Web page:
Not exactly the pinnacle of Ricoh’s output, this little cheap ‘n’ cheerful fixed focus compact actually was surprisingly good despite my review one being half knackered. But it actually still managed a better run than the Olympus AM-100.
Ricoh is one of the handful of Japanese Camera companies that survive in the 21st century. Oddly they’re now better known for photocopiers but every so often turn out some high end digital cameras. They shift more cameras under the Pentax brand (in a strange reversal they ended up taking over their former sometimes rival’s imaging division in 2011). They are probably best know to film enthusiasts via their TLRs, K-mount SLRs and their rangefinders like the 500RF.
Specs – Bargain basement but….
The YF-20 is much simpler fare.
It is yet another 80’s fixed focus P&S in the mould of the Olympus Supertrip but with added motorwind. Aimed squarely at both the bargain end of the developed world market and for the burgeoning markets in developing economies like China.
Spec wise you have a pretty typical camera in the class with a 35mm 1:4 lens, combined with a single fixed shutter speed (1/125). There is no real exposure control – the aperture is manually set to match film speed (100, 200, 400 and 1000 ISO). The camera relies on film latitude to give an exposure range and will encourage you to turn on the flash when light falls too low.
The YF-20 spawned a series ran into the late 90’s many with the same YF-20 suffix. Later models like the YF-20N added DX coding and an infinity option. (see camera-wiki.org page on the YF-20N for more links to the whole series)
Unlike the Supertrip, the YF-20 and its later siblings need batteries (2xAA) to work (motorwind is needed to cock the shutter). This was an issue for me as the battery door on my one was increasingly dodgy.
Slave to the Brick ?
Stylistically the YF-20 is nice enough a late 80’s plastic brick. Not a million miles different from the Ricoh FF-9 with a swings out 90º flash. The lens cover fires open at speed with a satisfying but loud clunk (covering the ISO settings). The top plate has a mechanical film count dial and manual flash switch as well as a shutter button. Unusually for the class, this has threading for cable release.
The viewfinder is a simple reverse Gallean number with no frame lines. It does have the low light LED in it however. To left of the viewfinder is the flash ready LED and a mechanical indicator that the film is winding. There is no auto rewind of your roll at the end. You need to trigger a small recessed lever on the base by the standard tripod mount.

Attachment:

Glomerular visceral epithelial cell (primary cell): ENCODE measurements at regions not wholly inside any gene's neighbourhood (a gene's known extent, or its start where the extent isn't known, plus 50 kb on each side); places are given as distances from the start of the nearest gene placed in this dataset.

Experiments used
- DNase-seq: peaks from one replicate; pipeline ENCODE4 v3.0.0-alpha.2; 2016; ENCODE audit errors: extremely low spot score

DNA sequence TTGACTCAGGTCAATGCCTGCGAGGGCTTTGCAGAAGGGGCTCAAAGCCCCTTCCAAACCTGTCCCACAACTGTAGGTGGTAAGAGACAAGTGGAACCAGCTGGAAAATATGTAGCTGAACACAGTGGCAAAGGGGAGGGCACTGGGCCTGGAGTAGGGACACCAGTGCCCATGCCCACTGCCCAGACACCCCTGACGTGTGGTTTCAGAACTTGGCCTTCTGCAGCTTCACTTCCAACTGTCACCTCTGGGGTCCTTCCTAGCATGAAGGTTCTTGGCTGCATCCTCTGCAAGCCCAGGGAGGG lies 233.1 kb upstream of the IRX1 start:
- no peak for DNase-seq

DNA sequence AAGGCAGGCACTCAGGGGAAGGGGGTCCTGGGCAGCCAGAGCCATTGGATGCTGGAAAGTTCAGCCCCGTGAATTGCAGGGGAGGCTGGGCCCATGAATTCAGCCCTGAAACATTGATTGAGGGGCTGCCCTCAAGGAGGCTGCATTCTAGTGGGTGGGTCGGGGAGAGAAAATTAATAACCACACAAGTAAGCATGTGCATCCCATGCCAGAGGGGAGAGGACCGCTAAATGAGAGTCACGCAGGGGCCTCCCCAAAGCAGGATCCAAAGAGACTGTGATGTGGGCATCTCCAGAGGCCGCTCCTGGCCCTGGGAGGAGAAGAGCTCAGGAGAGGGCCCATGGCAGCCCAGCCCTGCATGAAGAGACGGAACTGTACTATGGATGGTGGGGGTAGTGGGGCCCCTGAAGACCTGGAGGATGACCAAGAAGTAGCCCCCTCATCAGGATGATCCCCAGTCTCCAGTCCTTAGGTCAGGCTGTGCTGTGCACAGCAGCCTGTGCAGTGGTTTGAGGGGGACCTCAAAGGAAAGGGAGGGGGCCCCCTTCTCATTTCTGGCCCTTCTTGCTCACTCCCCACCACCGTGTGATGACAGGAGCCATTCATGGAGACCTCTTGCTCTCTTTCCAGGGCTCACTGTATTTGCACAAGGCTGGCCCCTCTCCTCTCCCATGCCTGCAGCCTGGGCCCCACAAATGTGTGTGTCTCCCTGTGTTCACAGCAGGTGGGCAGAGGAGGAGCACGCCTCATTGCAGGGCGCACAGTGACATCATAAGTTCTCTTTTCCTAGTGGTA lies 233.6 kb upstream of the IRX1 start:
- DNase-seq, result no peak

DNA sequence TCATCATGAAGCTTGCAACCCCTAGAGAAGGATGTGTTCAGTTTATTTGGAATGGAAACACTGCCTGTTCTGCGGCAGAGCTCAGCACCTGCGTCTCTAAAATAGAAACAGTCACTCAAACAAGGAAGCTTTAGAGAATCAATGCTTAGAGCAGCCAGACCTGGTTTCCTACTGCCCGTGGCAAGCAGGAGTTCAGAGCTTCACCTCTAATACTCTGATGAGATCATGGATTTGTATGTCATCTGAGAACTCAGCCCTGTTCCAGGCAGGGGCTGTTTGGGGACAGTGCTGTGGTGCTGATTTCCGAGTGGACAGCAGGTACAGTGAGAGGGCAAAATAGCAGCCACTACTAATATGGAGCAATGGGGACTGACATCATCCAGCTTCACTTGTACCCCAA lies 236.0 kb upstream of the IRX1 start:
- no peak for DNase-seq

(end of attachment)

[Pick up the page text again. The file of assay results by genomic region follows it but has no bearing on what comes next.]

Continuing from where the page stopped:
Ricoh recommended a shooting distance of 1m to infinity. They also rate the flash as a weedy but class typical GN10.
Given the exposure sytem (or lack of) being tied to film speed, this camera favours 400 ISO. With a 200 ISO film focus is not too bad in in the 2-5m zone but falls off beyond that. The dog shot above is pretty typical of what results you can get around 2-3 meters
At 200 ISO distance shots are soft, more so when exposure isn’t optimal as the shots above show . Things can clean up with a bit of photo editor auto adjust magic. There is no surprise that later models like the YF-20N added the infinity setting.
With 400 ISO film the depth of field sharpens distance shots a bit and the camera s a better all-rounder
The camera relies on latitude so I found there is a risk of both under and over exposure but again this is no different from other cameras in the class. infact you can exploit this somewhat with B&W film on cloudy days to give moody sky shots over darkened foreground
Given these limitations, the Rikenon Glass lens pleasantly impressed me . If shot right it can be sharp especially at 400 ISO or above. It also has less radial (barrel) distortion than cameras that would have cost 5-10 times as much.
Overall this is not a bad example of the class. It runs neck and neck with the Olympus Supertrip optically and wiped the floor with the higher spec AM-100. It also comes with an additional film speed and a quirkier flash. However I’d still hang on to supertrip. The supertrip is usable without batteries, lighter, more compact and offers a choice of flash modes. If I had the chance -I’d go for a later model with the infinity focus mode like the YF-20 Super (aka L-20) but not the DX coding like the YF-20N. That said this is pretty good for a lomo option.